Matt Brundage

Archive for the 'music' category

Monday, 14 April 2008

Sera Cahoone and Sea Wolf

Small Image Sera Cahoone is an interesting little-known “country” vocalist from the west coast. I first heard her on KEXP (Seattle) and purchased her first self-released album almost immediately thereafter. Her voice isn’t particularly commanding or strong, but it’s very pure and has a certain charm to it. Her band plays down-tempo classic-influenced country with just the right amount of pedal steel guitar and banjo.

Small Image Sea Wolf is a newish band — actually a pseudonym for Alex Brown Church, an indie-pop singer/songwriter from LA. I actually just purchased his debut EP (Get to the River Before it Runs Too Low, 2007) a month or so ago; it was only a matter of time before the full-length album came my way. I think what initially drew me to Sea Wolf was the way his songs sounded like sped-up dirges. Church also double- or triple-tracked his vocals on the songs — altogether pleasing to the ears. Further adding to his appeal are at least two songs on the album that specifically mention gypsies!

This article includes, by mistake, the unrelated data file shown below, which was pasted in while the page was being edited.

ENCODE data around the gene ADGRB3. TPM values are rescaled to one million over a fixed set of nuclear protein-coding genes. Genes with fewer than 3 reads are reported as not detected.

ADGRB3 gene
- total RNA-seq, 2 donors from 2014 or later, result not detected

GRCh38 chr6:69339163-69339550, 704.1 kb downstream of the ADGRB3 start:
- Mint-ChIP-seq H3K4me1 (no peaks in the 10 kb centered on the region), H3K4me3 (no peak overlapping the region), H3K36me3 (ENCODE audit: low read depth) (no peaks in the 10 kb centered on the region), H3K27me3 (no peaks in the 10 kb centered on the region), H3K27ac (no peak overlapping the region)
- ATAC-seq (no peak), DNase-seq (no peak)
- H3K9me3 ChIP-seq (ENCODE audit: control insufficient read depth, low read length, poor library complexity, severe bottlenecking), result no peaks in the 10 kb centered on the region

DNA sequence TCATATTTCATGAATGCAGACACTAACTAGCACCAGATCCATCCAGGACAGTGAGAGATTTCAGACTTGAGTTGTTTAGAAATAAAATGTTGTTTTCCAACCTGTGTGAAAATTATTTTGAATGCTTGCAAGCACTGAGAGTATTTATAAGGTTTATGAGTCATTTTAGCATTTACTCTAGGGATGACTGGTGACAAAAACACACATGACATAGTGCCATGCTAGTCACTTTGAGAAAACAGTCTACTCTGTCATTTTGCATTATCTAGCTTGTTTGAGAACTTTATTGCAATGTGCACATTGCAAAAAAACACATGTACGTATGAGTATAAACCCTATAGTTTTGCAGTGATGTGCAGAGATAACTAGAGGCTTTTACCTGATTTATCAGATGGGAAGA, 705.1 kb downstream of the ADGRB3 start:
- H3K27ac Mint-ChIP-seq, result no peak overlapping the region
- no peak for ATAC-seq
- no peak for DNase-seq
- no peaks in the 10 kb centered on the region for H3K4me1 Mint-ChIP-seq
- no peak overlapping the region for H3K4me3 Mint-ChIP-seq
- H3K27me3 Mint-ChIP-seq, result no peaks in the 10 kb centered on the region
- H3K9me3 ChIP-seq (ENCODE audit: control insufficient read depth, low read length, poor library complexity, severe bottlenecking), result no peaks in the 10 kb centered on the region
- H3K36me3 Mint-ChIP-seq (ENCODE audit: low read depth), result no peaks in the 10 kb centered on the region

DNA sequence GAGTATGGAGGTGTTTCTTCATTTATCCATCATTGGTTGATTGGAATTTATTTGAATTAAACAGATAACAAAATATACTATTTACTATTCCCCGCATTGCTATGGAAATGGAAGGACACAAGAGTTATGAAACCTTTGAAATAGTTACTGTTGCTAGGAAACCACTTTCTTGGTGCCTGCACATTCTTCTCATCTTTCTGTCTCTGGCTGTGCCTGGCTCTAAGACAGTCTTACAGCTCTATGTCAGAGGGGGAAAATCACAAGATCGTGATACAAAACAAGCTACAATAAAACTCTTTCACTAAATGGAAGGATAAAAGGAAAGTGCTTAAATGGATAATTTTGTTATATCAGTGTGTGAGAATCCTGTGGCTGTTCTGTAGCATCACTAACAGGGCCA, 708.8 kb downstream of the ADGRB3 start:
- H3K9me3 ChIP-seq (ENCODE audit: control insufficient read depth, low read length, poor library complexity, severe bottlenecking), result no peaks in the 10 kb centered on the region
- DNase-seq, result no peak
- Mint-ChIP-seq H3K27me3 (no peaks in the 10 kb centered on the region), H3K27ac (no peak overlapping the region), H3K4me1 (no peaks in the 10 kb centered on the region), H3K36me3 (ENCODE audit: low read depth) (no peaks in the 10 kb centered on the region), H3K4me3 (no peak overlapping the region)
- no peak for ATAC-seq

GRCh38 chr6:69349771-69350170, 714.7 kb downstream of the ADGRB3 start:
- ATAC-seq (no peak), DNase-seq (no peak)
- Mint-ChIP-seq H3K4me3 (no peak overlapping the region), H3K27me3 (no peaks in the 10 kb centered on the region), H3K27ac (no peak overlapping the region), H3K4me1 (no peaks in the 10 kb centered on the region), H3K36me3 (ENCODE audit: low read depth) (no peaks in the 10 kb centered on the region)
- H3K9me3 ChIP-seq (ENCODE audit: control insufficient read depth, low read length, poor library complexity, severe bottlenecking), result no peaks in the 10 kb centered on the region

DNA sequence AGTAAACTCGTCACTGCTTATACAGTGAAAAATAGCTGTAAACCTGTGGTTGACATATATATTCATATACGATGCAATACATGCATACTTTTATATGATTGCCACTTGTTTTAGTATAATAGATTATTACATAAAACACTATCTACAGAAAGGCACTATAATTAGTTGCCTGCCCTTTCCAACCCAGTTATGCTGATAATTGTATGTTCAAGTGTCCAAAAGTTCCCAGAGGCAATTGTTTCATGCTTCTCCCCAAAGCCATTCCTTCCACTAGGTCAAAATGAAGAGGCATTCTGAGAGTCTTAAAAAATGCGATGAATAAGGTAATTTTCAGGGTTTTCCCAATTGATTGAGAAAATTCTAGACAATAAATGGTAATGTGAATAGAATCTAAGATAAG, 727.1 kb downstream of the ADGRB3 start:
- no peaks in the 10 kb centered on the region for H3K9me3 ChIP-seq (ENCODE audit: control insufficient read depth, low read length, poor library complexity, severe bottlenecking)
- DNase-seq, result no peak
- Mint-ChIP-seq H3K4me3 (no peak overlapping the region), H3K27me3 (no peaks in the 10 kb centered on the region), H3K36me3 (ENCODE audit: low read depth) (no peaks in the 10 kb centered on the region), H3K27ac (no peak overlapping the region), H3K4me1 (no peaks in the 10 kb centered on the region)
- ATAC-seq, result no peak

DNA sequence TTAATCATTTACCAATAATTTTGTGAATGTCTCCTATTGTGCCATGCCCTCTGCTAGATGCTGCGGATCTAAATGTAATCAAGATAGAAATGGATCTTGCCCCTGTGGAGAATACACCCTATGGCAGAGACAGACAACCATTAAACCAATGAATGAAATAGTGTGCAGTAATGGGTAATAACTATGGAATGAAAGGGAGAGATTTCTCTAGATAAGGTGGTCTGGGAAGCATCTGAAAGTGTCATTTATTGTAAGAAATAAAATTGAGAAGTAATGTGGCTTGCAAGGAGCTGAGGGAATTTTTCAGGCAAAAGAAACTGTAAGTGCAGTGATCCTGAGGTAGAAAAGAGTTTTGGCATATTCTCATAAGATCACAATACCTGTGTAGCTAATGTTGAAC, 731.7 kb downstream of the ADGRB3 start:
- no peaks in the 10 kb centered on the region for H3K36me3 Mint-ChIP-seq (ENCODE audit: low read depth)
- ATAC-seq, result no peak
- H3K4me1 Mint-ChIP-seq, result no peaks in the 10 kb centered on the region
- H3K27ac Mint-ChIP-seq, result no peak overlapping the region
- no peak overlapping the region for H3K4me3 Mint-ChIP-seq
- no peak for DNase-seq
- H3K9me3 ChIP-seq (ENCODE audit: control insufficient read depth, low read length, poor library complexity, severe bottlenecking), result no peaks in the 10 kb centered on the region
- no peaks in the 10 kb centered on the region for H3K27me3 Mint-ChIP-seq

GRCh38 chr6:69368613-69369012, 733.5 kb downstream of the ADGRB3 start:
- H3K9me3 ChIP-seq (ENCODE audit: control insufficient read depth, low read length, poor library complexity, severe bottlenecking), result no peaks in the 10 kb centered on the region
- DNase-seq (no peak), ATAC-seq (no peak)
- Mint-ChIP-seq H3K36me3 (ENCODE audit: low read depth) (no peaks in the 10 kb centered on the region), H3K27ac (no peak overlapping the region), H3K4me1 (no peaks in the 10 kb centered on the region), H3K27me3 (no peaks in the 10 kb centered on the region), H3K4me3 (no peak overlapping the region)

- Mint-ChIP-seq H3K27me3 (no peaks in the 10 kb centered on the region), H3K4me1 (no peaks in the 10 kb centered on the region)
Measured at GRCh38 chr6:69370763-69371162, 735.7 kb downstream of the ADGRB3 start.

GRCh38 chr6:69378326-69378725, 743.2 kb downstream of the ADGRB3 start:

Thursday, 14 February 2008

Guitar and thump duet

Matt playing the guitar with Sniff While I was singing and playing the guitar for Annie, Sniff hid under the bed and kept thumping his hind legs. We sounded like a badly rehearsed duet between a guitar and a bass drum. After a while, either my playing had improved or Sniff’s curiosity got the better of him as he came out from under the bed and began to inspect the cause of the ruckus. Pictured: Sniff helps me tune the “G” string, as I was presumably a bit flat.

Thursday, 29 November 2007

Musical arc

It’s been said that the music you listen to as a young adult will — more often than not — be the music you’ll be listening to for the rest of your life. I’ve been trying to evaluate that axiom in terms of my own listening habits; so far the diagnosis is still quite muddy.

Like most people, my taste has evolved slowly and steadily; lately I feel as though I am settling down — not in the frequency in which I acquire music, but in the rate that I fall out of favor with certain bands or genres.

In my early years, I never listened to the radio and didn’t own any music. Exposure came from lying on the floor in my parents’ living room with an old Sears hi-fi record player and headphones massive enough to cause discomfort after a couple LPs. My parents’ collection was spotty at best. Random John Denver and Beatles albums. At least three albums by the now-obscure Mason Williams.